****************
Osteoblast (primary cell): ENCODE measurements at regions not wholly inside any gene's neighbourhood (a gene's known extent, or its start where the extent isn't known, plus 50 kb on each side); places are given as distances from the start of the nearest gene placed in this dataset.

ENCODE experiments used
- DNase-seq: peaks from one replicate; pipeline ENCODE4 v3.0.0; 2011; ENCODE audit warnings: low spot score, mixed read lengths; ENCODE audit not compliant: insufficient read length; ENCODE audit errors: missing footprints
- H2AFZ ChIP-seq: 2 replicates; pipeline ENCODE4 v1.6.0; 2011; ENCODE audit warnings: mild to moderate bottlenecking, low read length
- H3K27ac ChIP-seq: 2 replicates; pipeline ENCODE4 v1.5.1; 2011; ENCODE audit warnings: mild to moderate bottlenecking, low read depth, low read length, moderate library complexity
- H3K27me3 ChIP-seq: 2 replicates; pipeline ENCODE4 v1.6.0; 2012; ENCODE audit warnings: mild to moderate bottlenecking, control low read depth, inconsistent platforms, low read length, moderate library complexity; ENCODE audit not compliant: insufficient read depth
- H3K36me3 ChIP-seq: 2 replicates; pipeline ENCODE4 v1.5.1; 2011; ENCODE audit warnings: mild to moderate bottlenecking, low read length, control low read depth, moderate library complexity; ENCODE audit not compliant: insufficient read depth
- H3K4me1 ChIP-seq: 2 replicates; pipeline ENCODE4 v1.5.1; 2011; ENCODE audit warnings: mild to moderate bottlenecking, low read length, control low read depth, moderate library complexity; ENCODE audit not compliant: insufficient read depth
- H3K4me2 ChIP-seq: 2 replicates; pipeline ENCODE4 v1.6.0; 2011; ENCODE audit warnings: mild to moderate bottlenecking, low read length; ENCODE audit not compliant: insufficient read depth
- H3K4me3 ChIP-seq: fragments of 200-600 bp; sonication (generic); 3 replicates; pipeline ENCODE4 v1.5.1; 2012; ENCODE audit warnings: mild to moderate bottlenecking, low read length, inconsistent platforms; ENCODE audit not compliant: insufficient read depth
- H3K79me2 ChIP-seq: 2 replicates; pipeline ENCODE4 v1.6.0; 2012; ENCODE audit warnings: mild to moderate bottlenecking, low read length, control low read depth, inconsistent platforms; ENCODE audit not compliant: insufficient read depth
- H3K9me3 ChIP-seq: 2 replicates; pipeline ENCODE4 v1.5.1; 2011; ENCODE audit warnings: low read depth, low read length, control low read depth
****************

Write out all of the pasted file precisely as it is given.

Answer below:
Osteoblast (primary cell): ENCODE measurements at regions not wholly inside any gene's neighbourhood (a gene's known extent, or its start where the extent isn't known, plus 50 kb on each side); places are given as distances from the start of the nearest gene placed in this dataset.

ENCODE experiments used
- DNase-seq: peaks from one replicate; pipeline ENCODE4 v3.0.0; 2011; ENCODE audit warnings: low spot score, mixed read lengths; ENCODE audit not compliant: insufficient read length; ENCODE audit errors: missing footprints
- H2AFZ ChIP-seq: 2 replicates; pipeline ENCODE4 v1.6.0; 2011; ENCODE audit warnings: mild to moderate bottlenecking, low read length
- H3K27ac ChIP-seq: 2 replicates; pipeline ENCODE4 v1.5.1; 2011; ENCODE audit warnings: mild to moderate bottlenecking, low read depth, low read length, moderate library complexity
- H3K27me3 ChIP-seq: 2 replicates; pipeline ENCODE4 v1.6.0; 2012; ENCODE audit warnings: mild to moderate bottlenecking, control low read depth, inconsistent platforms, low read length, moderate library complexity; ENCODE audit not compliant: insufficient read depth
- H3K36me3 ChIP-seq: 2 replicates; pipeline ENCODE4 v1.5.1; 2011; ENCODE audit warnings: mild to moderate bottlenecking, low read length, control low read depth, moderate library complexity; ENCODE audit not compliant: insufficient read depth
- H3K4me1 ChIP-seq: 2 replicates; pipeline ENCODE4 v1.5.1; 2011; ENCODE audit warnings: mild to moderate bottlenecking, low read length, control low read depth, moderate library complexity; ENCODE audit not compliant: insufficient read depth
- H3K4me2 ChIP-seq: 2 replicates; pipeline ENCODE4 v1.6.0; 2011; ENCODE audit warnings: mild to moderate bottlenecking, low read length; ENCODE audit not compliant: insufficient read depth
- H3K4me3 ChIP-seq: fragments of 200-600 bp; sonication (generic); 3 replicates; pipeline ENCODE4 v1.5.1; 2012; ENCODE audit warnings: mild to moderate bottlenecking, low read length, inconsistent platforms; ENCODE audit not compliant: insufficient read depth
- H3K79me2 ChIP-seq: 2 replicates; pipeline ENCODE4 v1.6.0; 2012; ENCODE audit warnings: mild to moderate bottlenecking, low read length, control low read depth, inconsistent platforms; ENCODE audit not compliant: insufficient read depth
- H3K9me3 ChIP-seq: 2 replicates; pipeline ENCODE4 v1.5.1; 2011; ENCODE audit warnings: low read depth, low read length, control low read depth